Best practices to tune enhancement settings

How to go about tuning enhancement settings and get the most out of your Pixometry subscription. A few tips.


  • You will need a test set of images. 15 images is really the bare minimum. Avoid tuning settings to get the best result out of 2 or 3 images and then find out that it doesn’t work so well on the rest. The images should not be particularly good or bad but just representative of your production.

  • Use Inspector. Send all images to Inspector to easily see the result and compare with the original.

  • Use small steps. Pixometry settings are pretty sensitive, a change of 0.5 plus or minus can make a considerable difference

  • Change only one setting at a time.

  • If you drift to far from the default settings or from where you started without getting satisfactory results, you might need to take a few steps back and start anew, rather then continuing on this path.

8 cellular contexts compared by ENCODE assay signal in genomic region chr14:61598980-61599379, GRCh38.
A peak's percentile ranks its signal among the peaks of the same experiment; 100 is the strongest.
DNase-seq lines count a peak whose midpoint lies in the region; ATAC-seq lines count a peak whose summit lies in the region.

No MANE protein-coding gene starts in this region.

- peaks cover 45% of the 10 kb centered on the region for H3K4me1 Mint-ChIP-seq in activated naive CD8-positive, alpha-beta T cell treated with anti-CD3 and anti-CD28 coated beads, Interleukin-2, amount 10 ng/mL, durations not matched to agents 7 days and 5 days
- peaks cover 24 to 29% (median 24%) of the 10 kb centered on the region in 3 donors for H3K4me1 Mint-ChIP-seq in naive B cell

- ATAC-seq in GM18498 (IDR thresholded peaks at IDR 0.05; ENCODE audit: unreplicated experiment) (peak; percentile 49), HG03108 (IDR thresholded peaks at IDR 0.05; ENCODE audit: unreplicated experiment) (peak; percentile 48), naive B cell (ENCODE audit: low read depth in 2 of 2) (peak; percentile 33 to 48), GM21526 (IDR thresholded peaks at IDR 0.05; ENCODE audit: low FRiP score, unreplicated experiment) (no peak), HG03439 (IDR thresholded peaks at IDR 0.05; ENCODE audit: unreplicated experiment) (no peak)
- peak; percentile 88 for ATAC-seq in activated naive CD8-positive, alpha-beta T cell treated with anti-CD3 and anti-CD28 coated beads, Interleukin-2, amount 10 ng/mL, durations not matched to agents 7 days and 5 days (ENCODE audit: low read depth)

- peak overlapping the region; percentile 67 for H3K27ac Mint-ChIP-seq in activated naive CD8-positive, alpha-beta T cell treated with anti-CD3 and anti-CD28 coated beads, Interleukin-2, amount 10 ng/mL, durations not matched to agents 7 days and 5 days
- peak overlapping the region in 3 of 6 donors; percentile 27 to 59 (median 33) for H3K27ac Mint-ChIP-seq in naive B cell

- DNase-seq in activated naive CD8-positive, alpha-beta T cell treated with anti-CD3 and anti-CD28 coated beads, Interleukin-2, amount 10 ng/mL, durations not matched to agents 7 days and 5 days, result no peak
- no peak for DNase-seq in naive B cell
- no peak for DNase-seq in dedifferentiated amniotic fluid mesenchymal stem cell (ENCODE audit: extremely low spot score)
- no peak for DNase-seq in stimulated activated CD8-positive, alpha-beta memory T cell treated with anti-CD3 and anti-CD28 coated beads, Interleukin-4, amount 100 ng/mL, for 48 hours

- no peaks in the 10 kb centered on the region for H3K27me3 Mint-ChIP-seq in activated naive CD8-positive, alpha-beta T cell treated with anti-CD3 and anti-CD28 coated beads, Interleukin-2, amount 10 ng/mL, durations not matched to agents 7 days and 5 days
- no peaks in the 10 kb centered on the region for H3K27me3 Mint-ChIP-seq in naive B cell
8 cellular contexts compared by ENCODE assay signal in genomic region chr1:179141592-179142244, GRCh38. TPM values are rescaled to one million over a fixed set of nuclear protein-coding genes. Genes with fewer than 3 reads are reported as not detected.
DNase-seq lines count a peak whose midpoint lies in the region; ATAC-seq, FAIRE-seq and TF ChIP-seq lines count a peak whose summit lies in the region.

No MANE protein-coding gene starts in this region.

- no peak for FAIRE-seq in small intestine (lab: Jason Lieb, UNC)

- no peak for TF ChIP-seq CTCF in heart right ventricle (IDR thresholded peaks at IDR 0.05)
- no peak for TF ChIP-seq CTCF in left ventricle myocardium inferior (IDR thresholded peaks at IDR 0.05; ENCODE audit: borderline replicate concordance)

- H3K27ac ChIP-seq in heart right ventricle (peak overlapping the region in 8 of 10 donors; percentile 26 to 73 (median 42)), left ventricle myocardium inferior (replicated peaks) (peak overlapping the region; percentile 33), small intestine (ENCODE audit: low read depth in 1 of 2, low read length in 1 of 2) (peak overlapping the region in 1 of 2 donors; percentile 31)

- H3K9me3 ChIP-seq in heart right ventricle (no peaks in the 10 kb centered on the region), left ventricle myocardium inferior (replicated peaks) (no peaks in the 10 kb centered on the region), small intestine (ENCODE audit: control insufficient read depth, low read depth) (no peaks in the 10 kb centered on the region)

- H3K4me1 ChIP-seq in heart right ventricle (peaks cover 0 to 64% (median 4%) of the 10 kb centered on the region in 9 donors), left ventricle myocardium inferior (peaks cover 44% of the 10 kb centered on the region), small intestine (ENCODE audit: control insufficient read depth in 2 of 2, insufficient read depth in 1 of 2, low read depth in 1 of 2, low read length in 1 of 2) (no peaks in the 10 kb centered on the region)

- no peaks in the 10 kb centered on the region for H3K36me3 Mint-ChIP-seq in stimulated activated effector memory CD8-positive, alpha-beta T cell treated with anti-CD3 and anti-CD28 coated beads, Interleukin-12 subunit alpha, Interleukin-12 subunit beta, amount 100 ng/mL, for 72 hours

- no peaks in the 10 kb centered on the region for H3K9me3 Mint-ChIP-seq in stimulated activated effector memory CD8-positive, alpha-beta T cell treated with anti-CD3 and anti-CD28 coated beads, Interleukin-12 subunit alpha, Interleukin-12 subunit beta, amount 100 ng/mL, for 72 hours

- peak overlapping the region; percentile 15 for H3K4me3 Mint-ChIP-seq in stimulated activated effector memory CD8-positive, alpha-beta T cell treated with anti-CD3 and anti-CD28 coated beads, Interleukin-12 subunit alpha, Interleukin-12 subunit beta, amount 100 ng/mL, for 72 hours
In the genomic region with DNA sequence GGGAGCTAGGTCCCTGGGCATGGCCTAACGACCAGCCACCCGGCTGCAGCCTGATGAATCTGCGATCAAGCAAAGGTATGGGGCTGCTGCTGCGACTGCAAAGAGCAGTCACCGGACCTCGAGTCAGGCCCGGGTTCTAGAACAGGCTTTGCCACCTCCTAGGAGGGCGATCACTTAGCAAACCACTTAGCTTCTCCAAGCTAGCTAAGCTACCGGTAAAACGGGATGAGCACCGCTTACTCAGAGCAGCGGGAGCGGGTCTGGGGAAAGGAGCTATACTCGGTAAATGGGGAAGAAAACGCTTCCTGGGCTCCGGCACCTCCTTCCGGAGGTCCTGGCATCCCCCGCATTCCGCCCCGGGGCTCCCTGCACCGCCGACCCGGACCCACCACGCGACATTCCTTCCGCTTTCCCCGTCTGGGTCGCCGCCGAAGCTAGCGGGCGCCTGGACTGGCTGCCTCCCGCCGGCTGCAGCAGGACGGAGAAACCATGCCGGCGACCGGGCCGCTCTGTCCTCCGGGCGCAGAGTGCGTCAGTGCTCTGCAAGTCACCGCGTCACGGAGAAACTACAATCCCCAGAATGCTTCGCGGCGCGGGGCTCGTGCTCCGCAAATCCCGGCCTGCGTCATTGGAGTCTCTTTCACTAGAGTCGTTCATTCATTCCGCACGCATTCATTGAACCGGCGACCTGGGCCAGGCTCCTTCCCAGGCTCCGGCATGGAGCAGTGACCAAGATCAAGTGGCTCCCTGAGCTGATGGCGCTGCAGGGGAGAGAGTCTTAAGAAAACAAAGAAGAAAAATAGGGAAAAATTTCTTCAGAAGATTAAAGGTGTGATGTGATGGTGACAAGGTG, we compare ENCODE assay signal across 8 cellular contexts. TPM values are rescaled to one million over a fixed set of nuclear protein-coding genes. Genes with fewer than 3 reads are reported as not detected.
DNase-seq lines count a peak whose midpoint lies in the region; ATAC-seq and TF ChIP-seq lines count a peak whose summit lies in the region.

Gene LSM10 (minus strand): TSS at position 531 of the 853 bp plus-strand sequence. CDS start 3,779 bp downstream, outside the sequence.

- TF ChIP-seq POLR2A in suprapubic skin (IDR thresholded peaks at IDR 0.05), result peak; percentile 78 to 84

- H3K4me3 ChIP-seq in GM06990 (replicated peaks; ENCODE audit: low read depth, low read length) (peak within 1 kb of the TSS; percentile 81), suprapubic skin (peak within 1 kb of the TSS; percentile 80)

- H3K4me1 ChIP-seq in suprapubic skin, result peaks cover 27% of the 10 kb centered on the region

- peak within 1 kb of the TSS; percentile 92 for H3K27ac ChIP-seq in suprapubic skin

• If you want to compare with previously processed or manually processed images, use a file name prefix (see OUTPUT) to easily distinguish between various versions of images.

  • Setup a flow just for the testing. If you already use Pixometry in production, you can make a copy of the production channel, change the input folder and use that channel to tweak settings. When testing is done you can transfer the changes to the production channel.

  • Use a calibrated monitor and good viewing conditions. Would be sad to find out that after tweaking the settings the result looks great…but only on your monitor!

  • The same can be said for using correct Photoshop color settings. Set Pixometry to embed the output profile and accept embedded profiles in Photoshop is a good start. If you use Inspector, you need to consider whether you want to view the images in the working RGB colorspace in which they are enhanced or already converted to the output colorspace. See Workflow settings.